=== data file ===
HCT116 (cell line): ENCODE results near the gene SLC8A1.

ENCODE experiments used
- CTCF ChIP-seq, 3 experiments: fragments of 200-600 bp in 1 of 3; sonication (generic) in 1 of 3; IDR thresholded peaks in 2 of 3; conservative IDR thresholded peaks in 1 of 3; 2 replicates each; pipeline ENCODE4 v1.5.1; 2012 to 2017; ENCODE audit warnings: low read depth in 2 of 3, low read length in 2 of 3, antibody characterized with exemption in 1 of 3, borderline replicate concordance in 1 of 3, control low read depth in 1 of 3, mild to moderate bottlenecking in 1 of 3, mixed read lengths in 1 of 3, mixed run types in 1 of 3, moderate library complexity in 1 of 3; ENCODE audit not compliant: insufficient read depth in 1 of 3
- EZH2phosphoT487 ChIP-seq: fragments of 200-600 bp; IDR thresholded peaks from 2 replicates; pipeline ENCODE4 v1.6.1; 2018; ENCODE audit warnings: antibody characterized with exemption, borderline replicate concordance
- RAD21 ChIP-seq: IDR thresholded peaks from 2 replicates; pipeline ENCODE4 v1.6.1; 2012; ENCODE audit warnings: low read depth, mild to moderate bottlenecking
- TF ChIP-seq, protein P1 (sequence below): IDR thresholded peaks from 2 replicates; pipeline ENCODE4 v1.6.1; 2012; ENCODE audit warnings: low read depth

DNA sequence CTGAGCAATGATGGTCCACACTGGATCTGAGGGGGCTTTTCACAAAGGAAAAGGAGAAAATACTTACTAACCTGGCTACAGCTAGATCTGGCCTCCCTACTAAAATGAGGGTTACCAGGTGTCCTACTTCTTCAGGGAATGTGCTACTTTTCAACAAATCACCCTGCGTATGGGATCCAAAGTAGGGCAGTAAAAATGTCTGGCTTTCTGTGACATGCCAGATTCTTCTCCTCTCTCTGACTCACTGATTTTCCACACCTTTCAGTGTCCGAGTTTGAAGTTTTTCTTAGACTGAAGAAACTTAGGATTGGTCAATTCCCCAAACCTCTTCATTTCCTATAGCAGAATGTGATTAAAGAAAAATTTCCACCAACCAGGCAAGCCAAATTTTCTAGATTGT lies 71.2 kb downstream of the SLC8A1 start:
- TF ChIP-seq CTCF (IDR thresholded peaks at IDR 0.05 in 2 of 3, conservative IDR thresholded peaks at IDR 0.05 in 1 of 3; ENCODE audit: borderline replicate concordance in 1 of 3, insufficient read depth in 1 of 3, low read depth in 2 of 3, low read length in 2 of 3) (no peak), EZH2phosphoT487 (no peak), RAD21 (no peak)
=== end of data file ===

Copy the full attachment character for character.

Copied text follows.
HCT116 (cell line): ENCODE results near the gene SLC8A1.

ENCODE experiments used
- CTCF ChIP-seq, 3 experiments: fragments of 200-600 bp in 1 of 3; sonication (generic) in 1 of 3; IDR thresholded peaks in 2 of 3; conservative IDR thresholded peaks in 1 of 3; 2 replicates each; pipeline ENCODE4 v1.5.1; 2012 to 2017; ENCODE audit warnings: low read depth in 2 of 3, low read length in 2 of 3, antibody characterized with exemption in 1 of 3, borderline replicate concordance in 1 of 3, control low read depth in 1 of 3, mild to moderate bottlenecking in 1 of 3, mixed read lengths in 1 of 3, mixed run types in 1 of 3, moderate library complexity in 1 of 3; ENCODE audit not compliant: insufficient read depth in 1 of 3
- EZH2phosphoT487 ChIP-seq: fragments of 200-600 bp; IDR thresholded peaks from 2 replicates; pipeline ENCODE4 v1.6.1; 2018; ENCODE audit warnings: antibody characterized with exemption, borderline replicate concordance
- RAD21 ChIP-seq: IDR thresholded peaks from 2 replicates; pipeline ENCODE4 v1.6.1; 2012; ENCODE audit warnings: low read depth, mild to moderate bottlenecking
- TF ChIP-seq, protein P1 (sequence below): IDR thresholded peaks from 2 replicates; pipeline ENCODE4 v1.6.1; 2012; ENCODE audit warnings: low read depth

DNA sequence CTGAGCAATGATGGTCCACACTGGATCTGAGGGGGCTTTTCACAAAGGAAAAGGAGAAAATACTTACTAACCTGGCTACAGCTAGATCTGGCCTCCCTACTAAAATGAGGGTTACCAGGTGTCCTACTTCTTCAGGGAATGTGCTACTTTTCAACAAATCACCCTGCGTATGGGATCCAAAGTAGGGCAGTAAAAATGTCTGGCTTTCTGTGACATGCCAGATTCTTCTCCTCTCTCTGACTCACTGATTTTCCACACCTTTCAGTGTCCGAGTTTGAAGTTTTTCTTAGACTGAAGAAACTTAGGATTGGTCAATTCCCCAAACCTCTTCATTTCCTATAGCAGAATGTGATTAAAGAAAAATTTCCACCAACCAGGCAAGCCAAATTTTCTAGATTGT lies 71.2 kb downstream of the SLC8A1 start:
- TF ChIP-seq CTCF (IDR thresholded peaks at IDR 0.05 in 2 of 3, conservative IDR thresholded peaks at IDR 0.05 in 1 of 3; ENCODE audit: borderline replicate concordance in 1 of 3, insufficient read depth in 1 of 3, low read depth in 2 of 3, low read length in 2 of 3) (no peak), EZH2phosphoT487 (no peak), RAD21 (no peak)